Making entertainment timeless: The one with Friends Thanksgiving episodes


Shriya Vanparia

“Friends” is a well known pop culture show from the 90s that holds a lasting place in entertainment. The Sidekick staff writer Shivi Sharma analyzes the comfort and nostalgia of the Thanksgiving episodes from “Friends”.

Shivi Sharma, Staff Writer

“So no one told you life was gonna be this way…”


Ten seasons and a total of 236 installments, amassing an average of 23 million viewers per episode when it was first airing. This is the legacy of “Friends”, the theme song of which most of us can still find ourselves clapping along to.


“Friends” is a sitcom that follows its six leads (Rachel, Monica, Phoebe, Chandler, Ross and Joey) navigating personal and professional identities in their 20s. Through failed job interviews and dead-end romantic relationships we see these imperfect characters lean on one another, the familiar friendship dynamics comforting.


Thanksgiving seems to be the holiday that “Friends” embraced the most, perhaps because it connects best with the series’ underlying messages.


From seeing old memories in a new light, to failed desserts and odd family members, the nine Thanksgiving-themed episodes showcase the originality of the writers, as each year the same holiday is conceived in an entirely new fashion. It is a testament to the ingenuity of the show; the way the jokes never fall flat, the lovable camaraderie of the cast just as sweet on rewatch.


The noticeable absence of technology and the familiarity within the purple walls of Monica’s apartment brings to the show a closeness and intimacy modern shows have left behind. Thanksgiving conjures the image of a family sitting around a large table, enjoying a laborious meal and catching up with one another. Rewatching “Friends” is the equivalent of this comfort for some, the feeling of an atmosphere they are enveloped into.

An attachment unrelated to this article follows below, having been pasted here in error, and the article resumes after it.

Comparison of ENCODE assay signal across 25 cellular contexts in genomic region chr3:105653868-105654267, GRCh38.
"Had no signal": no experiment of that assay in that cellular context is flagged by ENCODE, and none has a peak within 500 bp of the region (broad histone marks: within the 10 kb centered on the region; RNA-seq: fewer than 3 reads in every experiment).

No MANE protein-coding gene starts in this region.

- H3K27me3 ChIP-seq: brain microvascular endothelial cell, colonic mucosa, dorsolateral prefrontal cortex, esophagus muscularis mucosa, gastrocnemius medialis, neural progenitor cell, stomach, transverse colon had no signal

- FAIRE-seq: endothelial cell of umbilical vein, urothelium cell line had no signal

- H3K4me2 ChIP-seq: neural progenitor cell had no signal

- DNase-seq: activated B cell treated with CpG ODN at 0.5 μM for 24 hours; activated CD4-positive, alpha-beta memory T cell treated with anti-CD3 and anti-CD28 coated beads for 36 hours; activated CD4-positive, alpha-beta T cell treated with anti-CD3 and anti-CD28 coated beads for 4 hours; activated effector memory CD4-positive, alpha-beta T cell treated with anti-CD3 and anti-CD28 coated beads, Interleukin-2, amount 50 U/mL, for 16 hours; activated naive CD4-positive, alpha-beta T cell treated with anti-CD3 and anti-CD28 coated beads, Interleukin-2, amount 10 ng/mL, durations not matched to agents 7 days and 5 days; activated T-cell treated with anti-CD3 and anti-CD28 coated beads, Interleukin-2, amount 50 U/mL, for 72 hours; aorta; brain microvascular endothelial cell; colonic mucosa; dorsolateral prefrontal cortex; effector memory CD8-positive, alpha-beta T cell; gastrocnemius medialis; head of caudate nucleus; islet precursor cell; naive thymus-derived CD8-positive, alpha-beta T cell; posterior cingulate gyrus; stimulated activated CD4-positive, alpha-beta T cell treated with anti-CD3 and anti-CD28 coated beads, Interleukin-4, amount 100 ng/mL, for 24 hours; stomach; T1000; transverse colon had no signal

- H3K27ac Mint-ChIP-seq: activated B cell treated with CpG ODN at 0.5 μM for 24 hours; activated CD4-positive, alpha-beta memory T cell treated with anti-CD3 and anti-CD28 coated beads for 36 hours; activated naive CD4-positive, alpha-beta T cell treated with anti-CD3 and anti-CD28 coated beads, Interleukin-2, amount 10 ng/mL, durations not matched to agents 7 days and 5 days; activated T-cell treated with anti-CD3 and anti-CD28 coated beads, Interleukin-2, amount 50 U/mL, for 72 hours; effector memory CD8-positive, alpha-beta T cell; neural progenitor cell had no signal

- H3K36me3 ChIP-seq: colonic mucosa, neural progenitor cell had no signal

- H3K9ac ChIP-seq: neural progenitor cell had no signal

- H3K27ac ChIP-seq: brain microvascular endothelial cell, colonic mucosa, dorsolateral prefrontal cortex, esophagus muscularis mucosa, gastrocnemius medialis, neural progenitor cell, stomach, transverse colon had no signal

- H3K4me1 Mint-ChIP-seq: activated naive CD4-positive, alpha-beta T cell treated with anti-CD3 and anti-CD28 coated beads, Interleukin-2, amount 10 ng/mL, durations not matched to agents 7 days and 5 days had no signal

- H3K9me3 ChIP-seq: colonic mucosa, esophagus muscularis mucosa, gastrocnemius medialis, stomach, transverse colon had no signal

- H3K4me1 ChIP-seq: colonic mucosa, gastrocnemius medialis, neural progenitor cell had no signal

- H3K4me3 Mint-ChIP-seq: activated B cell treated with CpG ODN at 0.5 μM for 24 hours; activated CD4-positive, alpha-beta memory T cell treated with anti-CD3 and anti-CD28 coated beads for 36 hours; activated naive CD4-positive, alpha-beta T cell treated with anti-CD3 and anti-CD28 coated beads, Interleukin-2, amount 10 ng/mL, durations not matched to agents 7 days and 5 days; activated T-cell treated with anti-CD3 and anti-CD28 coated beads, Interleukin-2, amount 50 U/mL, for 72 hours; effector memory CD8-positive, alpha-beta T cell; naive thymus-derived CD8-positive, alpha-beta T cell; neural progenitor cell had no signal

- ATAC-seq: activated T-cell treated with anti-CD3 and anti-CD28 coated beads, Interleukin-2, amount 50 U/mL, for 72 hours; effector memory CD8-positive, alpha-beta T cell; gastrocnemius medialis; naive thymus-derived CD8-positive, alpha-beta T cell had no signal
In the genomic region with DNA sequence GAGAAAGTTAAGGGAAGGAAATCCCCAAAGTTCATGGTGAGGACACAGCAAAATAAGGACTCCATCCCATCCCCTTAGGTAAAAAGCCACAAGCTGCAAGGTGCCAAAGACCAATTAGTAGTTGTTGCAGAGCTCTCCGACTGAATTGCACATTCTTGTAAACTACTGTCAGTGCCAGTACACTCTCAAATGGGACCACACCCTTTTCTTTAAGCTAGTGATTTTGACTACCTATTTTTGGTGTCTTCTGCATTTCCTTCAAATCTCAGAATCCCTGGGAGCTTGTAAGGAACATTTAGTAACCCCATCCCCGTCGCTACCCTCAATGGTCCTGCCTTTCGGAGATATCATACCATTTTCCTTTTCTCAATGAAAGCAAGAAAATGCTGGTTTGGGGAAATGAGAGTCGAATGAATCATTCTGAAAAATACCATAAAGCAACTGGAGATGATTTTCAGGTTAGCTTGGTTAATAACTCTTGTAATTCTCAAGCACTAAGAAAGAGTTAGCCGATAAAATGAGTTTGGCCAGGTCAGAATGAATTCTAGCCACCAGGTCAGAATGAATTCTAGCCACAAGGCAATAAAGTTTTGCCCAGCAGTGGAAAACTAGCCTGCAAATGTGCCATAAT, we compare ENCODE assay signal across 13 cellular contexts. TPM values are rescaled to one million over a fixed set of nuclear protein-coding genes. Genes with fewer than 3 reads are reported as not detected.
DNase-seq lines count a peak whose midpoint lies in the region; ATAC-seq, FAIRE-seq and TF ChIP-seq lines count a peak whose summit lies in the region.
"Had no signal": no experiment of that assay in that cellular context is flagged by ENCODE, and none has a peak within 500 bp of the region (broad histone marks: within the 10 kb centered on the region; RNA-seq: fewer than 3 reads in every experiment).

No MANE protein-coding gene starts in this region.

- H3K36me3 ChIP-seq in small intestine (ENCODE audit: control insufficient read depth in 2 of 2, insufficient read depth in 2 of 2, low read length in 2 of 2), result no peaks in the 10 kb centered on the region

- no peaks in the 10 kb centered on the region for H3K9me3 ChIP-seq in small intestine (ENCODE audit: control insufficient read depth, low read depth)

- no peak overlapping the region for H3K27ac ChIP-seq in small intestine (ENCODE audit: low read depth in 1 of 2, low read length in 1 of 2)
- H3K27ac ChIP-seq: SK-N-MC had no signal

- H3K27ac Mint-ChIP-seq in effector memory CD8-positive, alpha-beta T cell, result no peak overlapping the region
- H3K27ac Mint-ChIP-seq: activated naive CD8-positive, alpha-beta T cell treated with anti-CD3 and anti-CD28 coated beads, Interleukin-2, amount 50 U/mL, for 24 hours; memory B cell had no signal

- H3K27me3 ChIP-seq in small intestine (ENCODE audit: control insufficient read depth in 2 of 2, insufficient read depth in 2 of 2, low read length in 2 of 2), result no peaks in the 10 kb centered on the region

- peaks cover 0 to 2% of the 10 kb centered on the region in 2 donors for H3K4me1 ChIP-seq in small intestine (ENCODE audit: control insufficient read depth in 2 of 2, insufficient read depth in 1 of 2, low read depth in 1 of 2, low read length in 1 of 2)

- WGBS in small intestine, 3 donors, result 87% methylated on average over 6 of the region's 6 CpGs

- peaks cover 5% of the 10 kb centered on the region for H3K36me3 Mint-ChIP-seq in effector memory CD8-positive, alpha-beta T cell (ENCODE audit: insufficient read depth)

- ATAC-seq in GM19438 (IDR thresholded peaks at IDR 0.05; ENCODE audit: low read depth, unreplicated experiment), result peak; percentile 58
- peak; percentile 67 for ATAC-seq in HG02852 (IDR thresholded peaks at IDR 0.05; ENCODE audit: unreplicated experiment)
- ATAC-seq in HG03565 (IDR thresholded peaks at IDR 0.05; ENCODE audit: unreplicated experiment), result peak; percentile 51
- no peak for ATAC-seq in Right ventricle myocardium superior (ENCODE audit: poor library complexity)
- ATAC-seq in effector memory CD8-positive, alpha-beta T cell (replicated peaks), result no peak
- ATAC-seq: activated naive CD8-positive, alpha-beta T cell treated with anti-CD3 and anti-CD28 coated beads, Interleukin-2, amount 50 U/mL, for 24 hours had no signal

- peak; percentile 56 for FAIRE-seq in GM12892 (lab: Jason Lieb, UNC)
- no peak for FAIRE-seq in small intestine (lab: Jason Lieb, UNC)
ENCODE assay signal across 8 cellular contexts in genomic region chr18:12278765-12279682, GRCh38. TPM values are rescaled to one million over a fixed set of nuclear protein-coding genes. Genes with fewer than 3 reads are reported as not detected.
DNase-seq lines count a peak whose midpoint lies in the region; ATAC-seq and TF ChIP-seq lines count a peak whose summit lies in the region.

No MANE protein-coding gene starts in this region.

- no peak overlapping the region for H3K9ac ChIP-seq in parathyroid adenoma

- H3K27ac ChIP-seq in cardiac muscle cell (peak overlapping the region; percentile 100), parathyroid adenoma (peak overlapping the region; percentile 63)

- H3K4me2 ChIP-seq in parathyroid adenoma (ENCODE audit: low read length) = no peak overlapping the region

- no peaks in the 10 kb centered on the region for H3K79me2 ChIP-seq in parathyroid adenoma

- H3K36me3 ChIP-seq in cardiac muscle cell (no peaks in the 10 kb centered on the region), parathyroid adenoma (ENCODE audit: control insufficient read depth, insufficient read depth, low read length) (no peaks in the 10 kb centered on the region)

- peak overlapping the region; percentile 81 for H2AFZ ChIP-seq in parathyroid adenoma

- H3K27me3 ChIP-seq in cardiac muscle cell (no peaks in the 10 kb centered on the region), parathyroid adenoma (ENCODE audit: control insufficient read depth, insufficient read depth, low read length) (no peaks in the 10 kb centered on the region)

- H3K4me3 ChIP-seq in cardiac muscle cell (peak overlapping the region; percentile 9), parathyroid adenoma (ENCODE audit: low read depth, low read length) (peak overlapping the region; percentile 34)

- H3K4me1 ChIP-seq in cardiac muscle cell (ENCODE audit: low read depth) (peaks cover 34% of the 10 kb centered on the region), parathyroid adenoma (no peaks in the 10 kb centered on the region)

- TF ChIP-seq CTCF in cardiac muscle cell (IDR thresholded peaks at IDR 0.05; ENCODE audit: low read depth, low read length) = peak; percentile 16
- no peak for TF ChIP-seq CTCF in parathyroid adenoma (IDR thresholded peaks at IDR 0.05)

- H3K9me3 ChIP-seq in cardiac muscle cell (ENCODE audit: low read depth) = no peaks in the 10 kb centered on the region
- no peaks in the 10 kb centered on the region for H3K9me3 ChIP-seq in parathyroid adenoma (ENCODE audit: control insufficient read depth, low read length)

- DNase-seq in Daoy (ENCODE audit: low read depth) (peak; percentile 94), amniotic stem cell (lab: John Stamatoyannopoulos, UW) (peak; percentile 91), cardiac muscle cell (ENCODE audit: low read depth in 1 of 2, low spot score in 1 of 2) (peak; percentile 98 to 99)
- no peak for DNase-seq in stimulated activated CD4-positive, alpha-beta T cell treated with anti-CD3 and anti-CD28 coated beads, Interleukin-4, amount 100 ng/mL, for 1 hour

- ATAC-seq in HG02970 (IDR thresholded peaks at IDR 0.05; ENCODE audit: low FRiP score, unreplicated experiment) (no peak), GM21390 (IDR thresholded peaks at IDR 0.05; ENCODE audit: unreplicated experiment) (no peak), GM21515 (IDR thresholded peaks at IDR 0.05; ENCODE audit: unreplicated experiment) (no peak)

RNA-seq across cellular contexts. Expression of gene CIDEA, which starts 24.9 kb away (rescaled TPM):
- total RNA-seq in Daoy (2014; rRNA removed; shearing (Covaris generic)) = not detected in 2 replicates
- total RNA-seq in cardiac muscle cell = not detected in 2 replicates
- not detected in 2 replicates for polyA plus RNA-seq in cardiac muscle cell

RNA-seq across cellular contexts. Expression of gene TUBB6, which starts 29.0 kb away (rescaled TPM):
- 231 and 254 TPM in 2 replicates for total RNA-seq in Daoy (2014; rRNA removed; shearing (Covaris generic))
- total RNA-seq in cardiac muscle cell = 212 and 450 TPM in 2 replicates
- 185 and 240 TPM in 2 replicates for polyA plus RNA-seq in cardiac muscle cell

The messages of the show encourage viewers to see the humor in their everyday lives. “Friends” shows audiences that eventually, everything will be alright.


For those that enjoyed the show as it aired, it went from connecting with everyday reality to being awash with nostalgia. Now, the sitcom has come to resonate with millennials and Gen Z audiences though reruns and platforms such as Netflix. This continued presence of the show begs the question: what makes entertainment timeless?


Reflecting on pop culture’s past is an important part of learning and growing as a society; we can enjoy pieces of entertainment while still recognizing their flaws. Though “Friends” is still extremely popular, some aspects of the show have aged poorly. Certain gags about body image, homosexuality, feminism and an overall lack of diversity among the cast do not hold up well in modern society’s shifted perceptions.


The point of entertainment is to resonate with people: the showrunners, writers, actors and crew work to fabricate media that viewers can see a piece of themselves in. Stories that we find ourselves relating to throughout the changing contexts of our lives are ones we come back to.


What makes books, movies and television timeless is the way they speak to different aspects of humanity. If a piece of art is able to resonate enough to evoke a response from us, whether that response be laughter or cathartic tears, it has done its job.


Though the plot and setup of each of these episodes varies widely, they all show the group of six becoming closer on a holiday where we are encouraged to count our blessings. The palpable bond between Rachel, Monica, Phoebe, Chandler, Ross and Joey shows the audience that our friends, the people we choose to keep in our lives, can be a kind of family, too.